Ring’s new complaint generally deals with the IG’s alleged harsh treatment of agency employees. Berry’s chief role as IG is to investigate staffers, according to the news service report.

Congress Proposes Legislation to Mandate Bargaining Rights for Public Workers

AFSCMEThe American Federation of State, County and Municipal Employees has praised the introduction in Congress of legislation that proposes to codify the collective bargaining rights of public employees under federal law for the first time.

In a press release, the union said the Public Service Freedom to Negotiate Act “would safeguard public sector workers’ right to a seat at the table by setting a minimum statewide standard of collective bargaining rights that states must provide.”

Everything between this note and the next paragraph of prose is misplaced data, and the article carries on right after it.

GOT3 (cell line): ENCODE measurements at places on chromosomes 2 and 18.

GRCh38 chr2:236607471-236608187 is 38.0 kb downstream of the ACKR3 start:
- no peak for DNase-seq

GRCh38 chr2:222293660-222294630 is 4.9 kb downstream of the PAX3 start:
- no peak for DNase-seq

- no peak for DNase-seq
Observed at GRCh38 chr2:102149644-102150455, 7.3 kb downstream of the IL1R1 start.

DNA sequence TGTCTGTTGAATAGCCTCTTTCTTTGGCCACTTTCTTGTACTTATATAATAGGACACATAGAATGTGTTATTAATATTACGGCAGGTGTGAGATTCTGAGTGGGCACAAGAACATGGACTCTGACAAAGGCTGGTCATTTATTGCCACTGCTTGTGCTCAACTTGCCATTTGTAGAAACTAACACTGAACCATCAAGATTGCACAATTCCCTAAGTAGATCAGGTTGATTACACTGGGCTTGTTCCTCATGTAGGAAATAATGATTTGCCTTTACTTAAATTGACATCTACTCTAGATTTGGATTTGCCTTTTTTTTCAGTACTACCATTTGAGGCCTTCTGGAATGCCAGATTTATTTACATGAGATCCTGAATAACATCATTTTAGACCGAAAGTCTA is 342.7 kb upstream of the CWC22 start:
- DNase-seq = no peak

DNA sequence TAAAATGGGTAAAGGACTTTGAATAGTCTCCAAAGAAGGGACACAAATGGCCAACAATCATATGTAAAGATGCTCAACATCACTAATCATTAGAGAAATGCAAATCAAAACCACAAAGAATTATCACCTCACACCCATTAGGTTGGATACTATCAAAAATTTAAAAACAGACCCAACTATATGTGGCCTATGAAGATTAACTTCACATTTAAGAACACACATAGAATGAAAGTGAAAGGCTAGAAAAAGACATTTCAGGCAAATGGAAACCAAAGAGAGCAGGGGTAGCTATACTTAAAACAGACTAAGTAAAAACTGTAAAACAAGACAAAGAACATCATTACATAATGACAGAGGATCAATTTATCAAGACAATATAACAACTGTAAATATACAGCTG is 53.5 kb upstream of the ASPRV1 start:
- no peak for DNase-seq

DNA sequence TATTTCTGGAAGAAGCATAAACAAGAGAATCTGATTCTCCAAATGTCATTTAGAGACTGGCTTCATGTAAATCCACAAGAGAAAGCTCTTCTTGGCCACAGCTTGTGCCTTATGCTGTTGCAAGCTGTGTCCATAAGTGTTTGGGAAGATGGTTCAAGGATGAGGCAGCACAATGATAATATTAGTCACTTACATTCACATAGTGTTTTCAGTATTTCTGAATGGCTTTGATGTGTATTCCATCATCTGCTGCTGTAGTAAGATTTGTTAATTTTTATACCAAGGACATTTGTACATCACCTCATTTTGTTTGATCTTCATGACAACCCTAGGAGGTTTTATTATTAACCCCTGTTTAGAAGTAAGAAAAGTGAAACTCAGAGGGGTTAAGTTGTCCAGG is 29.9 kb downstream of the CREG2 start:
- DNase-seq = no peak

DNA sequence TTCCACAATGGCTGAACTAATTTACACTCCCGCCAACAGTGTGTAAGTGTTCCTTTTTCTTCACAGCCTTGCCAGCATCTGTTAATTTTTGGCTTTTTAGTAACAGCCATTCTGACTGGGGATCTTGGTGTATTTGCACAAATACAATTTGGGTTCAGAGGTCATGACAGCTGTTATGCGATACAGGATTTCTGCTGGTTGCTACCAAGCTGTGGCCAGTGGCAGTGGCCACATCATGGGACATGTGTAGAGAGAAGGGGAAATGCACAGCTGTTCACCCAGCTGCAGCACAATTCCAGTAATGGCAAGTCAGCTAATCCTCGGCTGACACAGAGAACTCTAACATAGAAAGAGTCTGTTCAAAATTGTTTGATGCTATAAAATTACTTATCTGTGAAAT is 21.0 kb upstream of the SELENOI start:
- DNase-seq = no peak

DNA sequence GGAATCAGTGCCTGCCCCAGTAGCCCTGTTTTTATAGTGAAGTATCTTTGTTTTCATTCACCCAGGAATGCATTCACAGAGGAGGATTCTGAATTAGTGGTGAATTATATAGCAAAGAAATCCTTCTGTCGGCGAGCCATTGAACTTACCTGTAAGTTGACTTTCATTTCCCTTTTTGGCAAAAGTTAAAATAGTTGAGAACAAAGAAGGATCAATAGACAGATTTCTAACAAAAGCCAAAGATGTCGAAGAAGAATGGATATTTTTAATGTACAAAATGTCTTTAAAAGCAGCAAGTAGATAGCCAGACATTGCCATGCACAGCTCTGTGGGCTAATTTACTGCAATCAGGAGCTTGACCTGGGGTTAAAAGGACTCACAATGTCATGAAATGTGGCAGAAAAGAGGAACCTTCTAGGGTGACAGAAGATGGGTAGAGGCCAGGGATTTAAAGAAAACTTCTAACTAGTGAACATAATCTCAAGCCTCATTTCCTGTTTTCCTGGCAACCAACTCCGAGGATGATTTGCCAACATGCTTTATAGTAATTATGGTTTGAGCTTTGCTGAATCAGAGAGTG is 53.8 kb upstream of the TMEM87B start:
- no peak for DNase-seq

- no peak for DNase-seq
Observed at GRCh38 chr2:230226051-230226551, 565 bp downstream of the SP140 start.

Representative Matt Cartwright of Pennsylvania introduced the proposal in the House, while Senator Mazie Horono of Hawaii introduced matching legislation in the Senate. reported that the legislation faces a rocky road to passage through the Republican-controlled Senate and the Trump White House. Yet, it “would represent a major shift in U.S. labor laws, essentially making the right to organize a fundamental right for all U.S. workers.”

Vox further reported that a record number of workers went on strike last year due to stagnant wages and benefit cuts, including grocery store clerks and hotel housekeepers. But public schoolteachers blazed the trail for public-sector workers in the aftermath of the landmark Janus ruling by the U.S. Supreme Court that banned public-sector unions from collecting fair share fees against the wishes of non-members.